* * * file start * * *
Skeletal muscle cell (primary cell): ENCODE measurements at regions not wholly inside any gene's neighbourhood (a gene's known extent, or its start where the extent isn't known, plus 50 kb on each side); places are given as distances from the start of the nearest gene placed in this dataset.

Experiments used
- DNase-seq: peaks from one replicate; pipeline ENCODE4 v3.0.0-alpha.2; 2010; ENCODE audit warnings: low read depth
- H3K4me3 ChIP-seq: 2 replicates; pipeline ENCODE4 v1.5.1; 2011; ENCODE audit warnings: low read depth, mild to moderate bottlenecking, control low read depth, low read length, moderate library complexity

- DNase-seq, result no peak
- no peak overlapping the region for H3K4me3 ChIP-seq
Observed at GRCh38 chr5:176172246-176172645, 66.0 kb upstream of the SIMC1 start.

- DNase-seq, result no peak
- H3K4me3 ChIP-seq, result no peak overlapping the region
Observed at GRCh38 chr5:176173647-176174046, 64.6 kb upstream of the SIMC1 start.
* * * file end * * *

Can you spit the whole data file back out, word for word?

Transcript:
Skeletal muscle cell (primary cell): ENCODE measurements at regions not wholly inside any gene's neighbourhood (a gene's known extent, or its start where the extent isn't known, plus 50 kb on each side); places are given as distances from the start of the nearest gene placed in this dataset.

Experiments used
- DNase-seq: peaks from one replicate; pipeline ENCODE4 v3.0.0-alpha.2; 2010; ENCODE audit warnings: low read depth
- H3K4me3 ChIP-seq: 2 replicates; pipeline ENCODE4 v1.5.1; 2011; ENCODE audit warnings: low read depth, mild to moderate bottlenecking, control low read depth, low read length, moderate library complexity

- DNase-seq, result no peak
- no peak overlapping the region for H3K4me3 ChIP-seq
Observed at GRCh38 chr5:176172246-176172645, 66.0 kb upstream of the SIMC1 start.

- DNase-seq, result no peak
- H3K4me3 ChIP-seq, result no peak overlapping the region
Observed at GRCh38 chr5:176173647-176174046, 64.6 kb upstream of the SIMC1 start.